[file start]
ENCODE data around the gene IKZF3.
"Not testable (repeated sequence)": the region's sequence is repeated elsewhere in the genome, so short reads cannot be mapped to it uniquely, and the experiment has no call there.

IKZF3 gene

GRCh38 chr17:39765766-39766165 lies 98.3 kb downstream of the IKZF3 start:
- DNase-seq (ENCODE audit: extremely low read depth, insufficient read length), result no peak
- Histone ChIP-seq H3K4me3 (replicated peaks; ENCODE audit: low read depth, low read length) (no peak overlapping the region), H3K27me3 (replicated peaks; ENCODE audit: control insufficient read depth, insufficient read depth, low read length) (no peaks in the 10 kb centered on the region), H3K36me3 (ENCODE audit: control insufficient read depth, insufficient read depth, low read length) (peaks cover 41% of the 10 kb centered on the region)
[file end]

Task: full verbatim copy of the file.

ENCODE data around the gene IKZF3.
"Not testable (repeated sequence)": the region's sequence is repeated elsewhere in the genome, so short reads cannot be mapped to it uniquely, and the experiment has no call there.

IKZF3 gene

GRCh38 chr17:39765766-39766165 lies 98.3 kb downstream of the IKZF3 start:
- DNase-seq (ENCODE audit: extremely low read depth, insufficient read length), result no peak
- Histone ChIP-seq H3K4me3 (replicated peaks; ENCODE audit: low read depth, low read length) (no peak overlapping the region), H3K27me3 (replicated peaks; ENCODE audit: control insufficient read depth, insufficient read depth, low read length) (no peaks in the 10 kb centered on the region), H3K36me3 (ENCODE audit: control insufficient read depth, insufficient read depth, low read length) (peaks cover 41% of the 10 kb centered on the region)